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New Zealand's longest-running online daily news and commentary publication, now in its 25th year. The opinion pieces presented here are not purported to be fact but reasonable effort is made to ensure accuracy.

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When the sun shines

14 March 2019

We all know where clouds live... in the sky.

As I type this right now, it would appear that the sky is falling -- or at least one very important cloud is down and out: Google.

I noticed that the videos I uploaded to YouTube this afternoon (Wednesday) failed to process -- usually a pretty good sign that there's a knot in one of Google's pipes, somewhere within its network.

Two hours later -- things still weren't working properly and I saw that I was not alone in my frustrations. Reddit users were bitching about the "broken Youtube" as well.

Then I checked the local news sites and found...

It wasn't just YouTube's video processing that had 'sploded... GMail and Google Drive were also spitting the dummy.

Clouds are great -- when they're working properly.

A nice fluffy white cloud can provide refreshing relief from the blistering heat of the sun's rays in mid-summer -- and a properly functioning Internet cloud can offload all those pesky costs and routines associated with managing your data on your own computer.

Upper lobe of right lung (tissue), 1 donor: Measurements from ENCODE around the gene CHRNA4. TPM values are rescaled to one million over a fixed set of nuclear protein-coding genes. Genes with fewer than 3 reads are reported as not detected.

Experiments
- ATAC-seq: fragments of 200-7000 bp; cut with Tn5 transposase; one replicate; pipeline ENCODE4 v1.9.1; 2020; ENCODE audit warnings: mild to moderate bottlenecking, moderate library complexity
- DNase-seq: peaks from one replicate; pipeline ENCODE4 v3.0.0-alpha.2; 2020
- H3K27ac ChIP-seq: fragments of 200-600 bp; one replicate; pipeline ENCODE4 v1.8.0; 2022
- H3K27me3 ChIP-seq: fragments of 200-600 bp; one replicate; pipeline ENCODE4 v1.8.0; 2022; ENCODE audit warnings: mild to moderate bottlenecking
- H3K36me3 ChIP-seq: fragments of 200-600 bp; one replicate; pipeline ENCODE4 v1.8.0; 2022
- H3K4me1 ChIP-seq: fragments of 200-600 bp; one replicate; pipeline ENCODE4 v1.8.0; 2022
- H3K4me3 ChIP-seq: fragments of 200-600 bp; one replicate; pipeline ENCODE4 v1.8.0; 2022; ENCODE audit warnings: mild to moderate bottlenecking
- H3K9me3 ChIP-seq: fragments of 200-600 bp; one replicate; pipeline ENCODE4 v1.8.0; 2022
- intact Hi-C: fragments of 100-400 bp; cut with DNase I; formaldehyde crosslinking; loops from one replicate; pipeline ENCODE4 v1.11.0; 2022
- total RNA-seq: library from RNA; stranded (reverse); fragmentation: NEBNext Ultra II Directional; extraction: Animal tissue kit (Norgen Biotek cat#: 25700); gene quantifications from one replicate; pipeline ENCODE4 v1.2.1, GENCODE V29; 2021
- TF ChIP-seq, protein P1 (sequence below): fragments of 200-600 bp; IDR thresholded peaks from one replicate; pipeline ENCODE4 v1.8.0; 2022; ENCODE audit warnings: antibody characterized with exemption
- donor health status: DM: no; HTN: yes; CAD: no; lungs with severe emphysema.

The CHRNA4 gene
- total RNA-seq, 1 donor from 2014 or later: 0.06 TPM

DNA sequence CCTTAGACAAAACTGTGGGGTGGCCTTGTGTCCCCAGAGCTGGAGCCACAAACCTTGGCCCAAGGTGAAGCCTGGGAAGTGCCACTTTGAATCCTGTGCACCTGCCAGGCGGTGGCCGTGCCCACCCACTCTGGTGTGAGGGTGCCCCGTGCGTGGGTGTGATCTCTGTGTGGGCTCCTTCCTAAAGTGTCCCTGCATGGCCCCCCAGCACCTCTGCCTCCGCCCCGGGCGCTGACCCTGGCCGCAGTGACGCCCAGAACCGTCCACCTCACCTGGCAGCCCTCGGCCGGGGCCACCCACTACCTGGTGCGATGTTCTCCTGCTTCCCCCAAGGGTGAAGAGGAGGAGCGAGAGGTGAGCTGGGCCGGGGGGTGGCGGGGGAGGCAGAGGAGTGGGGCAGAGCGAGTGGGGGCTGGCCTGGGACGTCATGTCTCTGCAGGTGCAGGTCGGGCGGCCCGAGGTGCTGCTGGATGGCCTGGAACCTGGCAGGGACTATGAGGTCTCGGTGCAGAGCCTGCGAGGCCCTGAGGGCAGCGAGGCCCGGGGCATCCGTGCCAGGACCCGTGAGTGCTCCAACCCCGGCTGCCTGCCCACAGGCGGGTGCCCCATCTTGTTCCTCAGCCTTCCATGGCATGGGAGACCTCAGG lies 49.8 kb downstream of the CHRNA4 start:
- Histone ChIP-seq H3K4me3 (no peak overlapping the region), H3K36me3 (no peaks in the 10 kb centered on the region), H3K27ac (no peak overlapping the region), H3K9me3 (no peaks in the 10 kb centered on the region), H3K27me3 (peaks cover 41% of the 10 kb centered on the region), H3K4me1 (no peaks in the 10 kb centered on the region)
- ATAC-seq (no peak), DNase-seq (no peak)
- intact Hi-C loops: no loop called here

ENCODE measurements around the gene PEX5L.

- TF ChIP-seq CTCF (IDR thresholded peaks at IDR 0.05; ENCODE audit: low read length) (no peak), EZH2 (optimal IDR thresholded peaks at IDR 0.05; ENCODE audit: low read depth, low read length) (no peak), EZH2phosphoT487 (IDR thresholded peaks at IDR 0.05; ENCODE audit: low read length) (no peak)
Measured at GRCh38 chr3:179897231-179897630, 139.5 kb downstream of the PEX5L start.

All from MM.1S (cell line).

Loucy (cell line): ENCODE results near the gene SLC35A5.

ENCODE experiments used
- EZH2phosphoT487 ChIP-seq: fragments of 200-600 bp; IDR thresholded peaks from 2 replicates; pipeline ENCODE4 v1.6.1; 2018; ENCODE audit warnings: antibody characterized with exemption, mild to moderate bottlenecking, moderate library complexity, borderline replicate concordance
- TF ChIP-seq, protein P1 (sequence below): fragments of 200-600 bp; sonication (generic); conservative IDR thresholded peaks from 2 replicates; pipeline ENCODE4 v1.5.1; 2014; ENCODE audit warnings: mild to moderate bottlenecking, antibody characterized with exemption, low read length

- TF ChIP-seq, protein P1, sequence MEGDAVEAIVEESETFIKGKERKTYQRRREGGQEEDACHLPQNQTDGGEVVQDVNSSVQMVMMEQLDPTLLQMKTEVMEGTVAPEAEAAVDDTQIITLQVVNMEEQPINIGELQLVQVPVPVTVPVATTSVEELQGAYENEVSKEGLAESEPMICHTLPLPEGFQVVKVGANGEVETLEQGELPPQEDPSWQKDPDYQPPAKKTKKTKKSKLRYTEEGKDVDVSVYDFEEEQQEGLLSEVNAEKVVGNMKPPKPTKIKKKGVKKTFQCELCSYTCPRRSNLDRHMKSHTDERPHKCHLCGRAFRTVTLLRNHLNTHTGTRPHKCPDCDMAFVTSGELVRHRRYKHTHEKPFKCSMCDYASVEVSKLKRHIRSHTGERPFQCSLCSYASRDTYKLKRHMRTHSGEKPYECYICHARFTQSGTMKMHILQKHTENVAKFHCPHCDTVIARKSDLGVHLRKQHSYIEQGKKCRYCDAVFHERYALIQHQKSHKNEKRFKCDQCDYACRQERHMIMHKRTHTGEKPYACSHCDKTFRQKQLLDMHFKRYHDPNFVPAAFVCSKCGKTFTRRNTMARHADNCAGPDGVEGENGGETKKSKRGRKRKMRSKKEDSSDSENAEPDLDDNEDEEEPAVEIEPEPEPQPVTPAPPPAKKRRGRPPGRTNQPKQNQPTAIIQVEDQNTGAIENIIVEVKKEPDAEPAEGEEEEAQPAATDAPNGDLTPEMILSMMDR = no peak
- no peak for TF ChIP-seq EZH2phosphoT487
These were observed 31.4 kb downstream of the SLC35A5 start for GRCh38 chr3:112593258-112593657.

Just use the cloud and companies such as Google, Amazon or whoever -- will make sure your data and emails are safely cosseted away. They'll be backed up regularly, accessible anywhere in the world and be protected by world-class security.

What's not to like?

Well apparently, when the clouds actually start dumping rain on our heads... there's plenty not to like.

This stuff piece contains some of the wailings and protestations of those affected by the cloud failure.

Now I'm wondering if there isn't some potential in the market for a "backup" service that would automatically kick in and mitigate (at least to some degree) the loss of key services when the cloud turns to custard. Perhaps software that could run locally and mirror the last two days of email, file upload/download operations etc -- and then kick in to replace the cloud functionality (at least at a basic level) when needed. This software could utilise internet connectivity to perhaps provide peer-to-peer connectivity between parties to the original cloud service and help to reduce the impact of such failure.

I guess it's the entrepreneur in me... always looking for an opportunity to turn disaster or misfortune into a chance to create something new and valuable.

Of course, as you would expect, things seem to have returned to normal within a couple of hours... this time. However, one can't help but wonder what would be the outcome if a major catastrophe hit and the Net was cloud-free for a protracted period.

What's more, with various nations now employing armies of hackers, might it not be prudent to consider that providing an automated fall-back system for cloud operations to be a matter of national security?

Right now, if China, Russia , North Korea or any other well-organised cyber-force decided to, they could probably cripple a huge chunk of the Western economy by simply launching well designed, widely distributed attacks on key pieces of cloud infrastructure. Instead of getting all paranoid about terrorists and enemy states strapping small amounts of explosives to recreational drones, how about they start organising defenses against what will almost certainly turn out to be a far bigger threat?

Oh the humanity... how would we cope if the internet-sun shone all day because the clouds were gone?

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